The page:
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Nearly 200 Years—Learn More About Norwich

B&W portrait of Prof. Yangmo Ku

INSIGHT

We ask area expert Yangmo Ku, PhD, associate professor of political science at Norwich and author of the recent book , Politics in North and South Korea: Political Development, Economy, and Foreign Relations (Routledge, 2018). His take? While the June summit between Donald Trump and Kim Jong-un marked a welcome shift, their ambiguous agreement to denuclearize the peninsula portends challenges ahead.

INTERVIEW BY SEAN MARKEY
The Norwich Record | Fall 2018

What do you make of the recent meeting between the U.S. President and the North Korean leader?

In terms of a peaceful relationship between the U.S. and North Korea, I think it’s very positive. Ten months ago, the odds of nuclear confrontation between the U.S. and North Korea were really high. Many experts were concerned about the possibility that the two countries [could] move to all-out war. Nobody expected peace to happen.

How was the summit received in South Korea?

There’s a very sharp divide. A lot of South Korean conservatives are frustrated and disappointed with this agreement. Many conservative scholars believe that this agreement itself cannot restructure change in North Korea’s denuclearization. On the other hand, the Moon Jae-in government is a progressive government, and they are happy with this historic moment.

What does the North Korea’s leadership want?

The core goal is to sustain the North Korean regime. The Kim dynasty. So regime survival is the primary goal and concern those leaders have. And then I think economic development is another important contender, because of the long-standing economic sanctions and just the serious faults of the Communist economy. Given its isolated economy, people, and foreign relationships, North Korea has been experiencing very tough economic conditions over a long period of time. Especially given the additional sanctions imposed last year.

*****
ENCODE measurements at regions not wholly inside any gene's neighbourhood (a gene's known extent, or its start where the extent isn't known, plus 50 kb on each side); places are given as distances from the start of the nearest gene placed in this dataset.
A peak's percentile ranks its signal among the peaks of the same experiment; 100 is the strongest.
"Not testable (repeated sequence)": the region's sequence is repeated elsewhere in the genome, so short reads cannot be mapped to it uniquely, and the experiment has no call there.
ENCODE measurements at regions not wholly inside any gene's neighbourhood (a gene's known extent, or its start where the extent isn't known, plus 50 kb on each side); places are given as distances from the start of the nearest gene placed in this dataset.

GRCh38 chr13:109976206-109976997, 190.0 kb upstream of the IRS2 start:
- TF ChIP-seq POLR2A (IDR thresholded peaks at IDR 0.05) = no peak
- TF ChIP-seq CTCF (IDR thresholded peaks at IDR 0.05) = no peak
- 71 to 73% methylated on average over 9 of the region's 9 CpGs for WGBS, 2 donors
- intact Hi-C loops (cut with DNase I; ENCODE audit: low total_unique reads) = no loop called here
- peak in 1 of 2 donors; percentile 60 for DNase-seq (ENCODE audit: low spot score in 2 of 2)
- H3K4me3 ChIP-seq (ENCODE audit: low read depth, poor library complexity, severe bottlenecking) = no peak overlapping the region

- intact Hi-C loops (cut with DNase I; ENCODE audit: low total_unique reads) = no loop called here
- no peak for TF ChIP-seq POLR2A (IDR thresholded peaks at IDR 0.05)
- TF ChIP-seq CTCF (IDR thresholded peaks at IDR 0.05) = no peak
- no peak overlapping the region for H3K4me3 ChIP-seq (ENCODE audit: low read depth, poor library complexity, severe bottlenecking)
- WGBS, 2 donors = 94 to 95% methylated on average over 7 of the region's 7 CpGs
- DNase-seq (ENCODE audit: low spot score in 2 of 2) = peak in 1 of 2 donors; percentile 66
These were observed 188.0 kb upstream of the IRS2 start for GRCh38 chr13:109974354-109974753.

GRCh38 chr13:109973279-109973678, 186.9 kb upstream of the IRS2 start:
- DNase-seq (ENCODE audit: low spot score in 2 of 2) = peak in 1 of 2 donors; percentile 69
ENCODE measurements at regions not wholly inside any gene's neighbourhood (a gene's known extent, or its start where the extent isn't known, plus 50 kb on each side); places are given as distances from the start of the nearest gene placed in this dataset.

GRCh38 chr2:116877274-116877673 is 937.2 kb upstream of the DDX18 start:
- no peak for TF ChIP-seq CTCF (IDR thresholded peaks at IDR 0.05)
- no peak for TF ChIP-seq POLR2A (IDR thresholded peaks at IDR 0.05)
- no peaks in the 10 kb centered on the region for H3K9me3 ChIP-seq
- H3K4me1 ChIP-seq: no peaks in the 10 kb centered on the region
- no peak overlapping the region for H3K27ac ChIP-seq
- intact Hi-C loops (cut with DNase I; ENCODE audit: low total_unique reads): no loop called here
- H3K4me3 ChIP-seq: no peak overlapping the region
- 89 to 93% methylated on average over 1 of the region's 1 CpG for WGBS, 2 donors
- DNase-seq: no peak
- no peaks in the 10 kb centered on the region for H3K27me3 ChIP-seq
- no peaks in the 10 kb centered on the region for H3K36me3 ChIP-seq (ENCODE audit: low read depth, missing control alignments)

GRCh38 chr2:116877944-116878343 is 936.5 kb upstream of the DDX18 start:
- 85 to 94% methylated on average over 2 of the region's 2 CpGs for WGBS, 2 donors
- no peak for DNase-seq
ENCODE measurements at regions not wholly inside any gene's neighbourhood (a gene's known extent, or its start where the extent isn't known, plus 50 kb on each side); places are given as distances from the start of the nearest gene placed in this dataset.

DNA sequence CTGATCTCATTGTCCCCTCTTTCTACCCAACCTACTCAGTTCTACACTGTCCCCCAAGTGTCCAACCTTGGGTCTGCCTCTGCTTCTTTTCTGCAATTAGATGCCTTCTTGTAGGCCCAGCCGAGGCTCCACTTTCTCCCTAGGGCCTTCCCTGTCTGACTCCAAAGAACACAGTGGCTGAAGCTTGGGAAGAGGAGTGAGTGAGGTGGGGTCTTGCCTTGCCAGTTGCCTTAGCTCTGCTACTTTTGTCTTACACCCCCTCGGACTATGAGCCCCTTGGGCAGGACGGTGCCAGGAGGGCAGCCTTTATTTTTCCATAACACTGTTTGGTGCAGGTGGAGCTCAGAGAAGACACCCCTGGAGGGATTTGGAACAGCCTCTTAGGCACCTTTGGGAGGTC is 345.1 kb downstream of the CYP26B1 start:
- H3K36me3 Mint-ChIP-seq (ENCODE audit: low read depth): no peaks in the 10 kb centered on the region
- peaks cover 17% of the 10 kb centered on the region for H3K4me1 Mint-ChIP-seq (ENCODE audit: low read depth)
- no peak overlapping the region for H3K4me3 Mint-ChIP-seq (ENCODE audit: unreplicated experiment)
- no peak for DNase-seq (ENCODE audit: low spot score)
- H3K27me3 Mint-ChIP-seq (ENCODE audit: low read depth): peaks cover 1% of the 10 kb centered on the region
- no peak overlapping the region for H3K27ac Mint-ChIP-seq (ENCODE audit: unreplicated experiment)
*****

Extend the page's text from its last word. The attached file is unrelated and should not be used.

What should happen next?

U.S. Secretary of State Mike Pompeo will meet with North Korean high-ranking officers. They will continue to talk about how to denuclearize North Korea. The timeframe, how the timeframe works, how to verify the process, all this stuff. The issues are very complicated. They cannot be resolved in a month. That is impossible. It will take one year, two years, three years, five years, ten years from now. We don’t know.

Do you think the North Korean regime is truly committed to denuclearization?

I don’t think so, even though the regime just agreed to a denuclearized North Korea. Even if CVID [“complete, verifiable, and irreversible denuclearization”] had been included in that agreement, I would be still suspicious about that. North Korean leaders would not just discard all the nuclear arsenal that they have right now, because the nukes are considered a guarantor for their regime survival. North Korea has a lot of mountains and the regime and its military leaders are really good at digging underground tunnels. If the North Korean regime decides to hide a number of nuclear weapons—10, 20, 30—they’ll hide them in mountainous terrain and/or underground tunnels. It would be really hard to detect that and to inspect all those suspicious sites. Experts say it is almost impossible to completely denuclearize North Korea. I agree.

Any parting thoughts?

The bottom line is that a second Korean War must not take place. If that happens, that would lead to all-out nuclear war between the U.S. and North Korea, drawing in South Korea, Japan, even China and Russia. It would be disastrous. Million and millions will die. I don’t want to imagine that kind of outcome. The military option shouldn’t be overplayed. What can be the alternative? I think it has to be diplomatic. Even though complete denuclearization cannot be successful in this case.

Interview condensed and edited for length and clarity.